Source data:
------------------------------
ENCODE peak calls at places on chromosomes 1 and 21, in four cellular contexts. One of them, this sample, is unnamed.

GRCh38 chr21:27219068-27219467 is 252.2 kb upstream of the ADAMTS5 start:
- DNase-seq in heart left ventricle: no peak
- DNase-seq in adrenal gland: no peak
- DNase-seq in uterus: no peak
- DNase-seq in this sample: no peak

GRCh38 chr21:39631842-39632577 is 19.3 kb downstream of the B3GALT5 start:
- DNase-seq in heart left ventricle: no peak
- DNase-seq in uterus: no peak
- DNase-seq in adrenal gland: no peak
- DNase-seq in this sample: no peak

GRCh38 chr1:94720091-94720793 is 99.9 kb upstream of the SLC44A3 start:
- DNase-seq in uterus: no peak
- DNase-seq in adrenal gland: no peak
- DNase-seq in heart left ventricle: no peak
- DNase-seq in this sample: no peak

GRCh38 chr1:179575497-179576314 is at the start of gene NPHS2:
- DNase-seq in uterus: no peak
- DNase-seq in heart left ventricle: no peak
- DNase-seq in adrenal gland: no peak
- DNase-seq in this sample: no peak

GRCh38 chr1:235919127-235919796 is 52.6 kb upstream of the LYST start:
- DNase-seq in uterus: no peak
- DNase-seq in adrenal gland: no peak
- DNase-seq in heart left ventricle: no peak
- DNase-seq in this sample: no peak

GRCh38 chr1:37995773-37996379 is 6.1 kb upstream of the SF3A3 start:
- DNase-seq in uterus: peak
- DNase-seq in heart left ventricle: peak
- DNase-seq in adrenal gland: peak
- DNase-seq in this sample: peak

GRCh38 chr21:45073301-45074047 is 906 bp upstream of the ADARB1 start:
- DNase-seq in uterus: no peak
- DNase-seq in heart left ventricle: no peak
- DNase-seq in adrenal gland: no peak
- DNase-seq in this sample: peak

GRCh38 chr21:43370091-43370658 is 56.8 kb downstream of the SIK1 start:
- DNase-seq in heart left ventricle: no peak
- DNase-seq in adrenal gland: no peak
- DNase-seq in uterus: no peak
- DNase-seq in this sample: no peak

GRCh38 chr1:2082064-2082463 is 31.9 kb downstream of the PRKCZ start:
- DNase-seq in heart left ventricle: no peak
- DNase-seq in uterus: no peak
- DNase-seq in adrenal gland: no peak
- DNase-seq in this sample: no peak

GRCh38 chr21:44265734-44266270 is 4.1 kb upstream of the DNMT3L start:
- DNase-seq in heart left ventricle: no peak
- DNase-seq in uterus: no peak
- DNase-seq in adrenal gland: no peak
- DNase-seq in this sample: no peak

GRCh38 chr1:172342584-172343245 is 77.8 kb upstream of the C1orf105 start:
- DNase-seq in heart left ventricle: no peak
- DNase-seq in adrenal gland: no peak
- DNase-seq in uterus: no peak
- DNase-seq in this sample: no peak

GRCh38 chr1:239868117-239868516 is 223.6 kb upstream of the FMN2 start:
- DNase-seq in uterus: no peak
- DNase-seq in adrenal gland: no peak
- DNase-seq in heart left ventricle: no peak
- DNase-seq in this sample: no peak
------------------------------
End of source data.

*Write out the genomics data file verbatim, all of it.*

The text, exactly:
ENCODE peak calls at places on chromosomes 1 and 21, in four cellular contexts. One of them, this sample, is unnamed.

GRCh38 chr21:27219068-27219467 is 252.2 kb upstream of the ADAMTS5 start:
- DNase-seq in heart left ventricle: no peak
- DNase-seq in adrenal gland: no peak
- DNase-seq in uterus: no peak
- DNase-seq in this sample: no peak

GRCh38 chr21:39631842-39632577 is 19.3 kb downstream of the B3GALT5 start:
- DNase-seq in heart left ventricle: no peak
- DNase-seq in uterus: no peak
- DNase-seq in adrenal gland: no peak
- DNase-seq in this sample: no peak

GRCh38 chr1:94720091-94720793 is 99.9 kb upstream of the SLC44A3 start:
- DNase-seq in uterus: no peak
- DNase-seq in adrenal gland: no peak
- DNase-seq in heart left ventricle: no peak
- DNase-seq in this sample: no peak

GRCh38 chr1:179575497-179576314 is at the start of gene NPHS2:
- DNase-seq in uterus: no peak
- DNase-seq in heart left ventricle: no peak
- DNase-seq in adrenal gland: no peak
- DNase-seq in this sample: no peak

GRCh38 chr1:235919127-235919796 is 52.6 kb upstream of the LYST start:
- DNase-seq in uterus: no peak
- DNase-seq in adrenal gland: no peak
- DNase-seq in heart left ventricle: no peak
- DNase-seq in this sample: no peak

GRCh38 chr1:37995773-37996379 is 6.1 kb upstream of the SF3A3 start:
- DNase-seq in uterus: peak
- DNase-seq in heart left ventricle: peak
- DNase-seq in adrenal gland: peak
- DNase-seq in this sample: peak

GRCh38 chr21:45073301-45074047 is 906 bp upstream of the ADARB1 start:
- DNase-seq in uterus: no peak
- DNase-seq in heart left ventricle: no peak
- DNase-seq in adrenal gland: no peak
- DNase-seq in this sample: peak

GRCh38 chr21:43370091-43370658 is 56.8 kb downstream of the SIK1 start:
- DNase-seq in heart left ventricle: no peak
- DNase-seq in adrenal gland: no peak
- DNase-seq in uterus: no peak
- DNase-seq in this sample: no peak

GRCh38 chr1:2082064-2082463 is 31.9 kb downstream of the PRKCZ start:
- DNase-seq in heart left ventricle: no peak
- DNase-seq in uterus: no peak
- DNase-seq in adrenal gland: no peak
- DNase-seq in this sample: no peak

GRCh38 chr21:44265734-44266270 is 4.1 kb upstream of the DNMT3L start:
- DNase-seq in heart left ventricle: no peak
- DNase-seq in uterus: no peak
- DNase-seq in adrenal gland: no peak
- DNase-seq in this sample: no peak

GRCh38 chr1:172342584-172343245 is 77.8 kb upstream of the C1orf105 start:
- DNase-seq in heart left ventricle: no peak
- DNase-seq in adrenal gland: no peak
- DNase-seq in uterus: no peak
- DNase-seq in this sample: no peak

GRCh38 chr1:239868117-239868516 is 223.6 kb upstream of the FMN2 start:
- DNase-seq in uterus: no peak
- DNase-seq in adrenal gland: no peak
- DNase-seq in heart left ventricle: no peak
- DNase-seq in this sample: no peak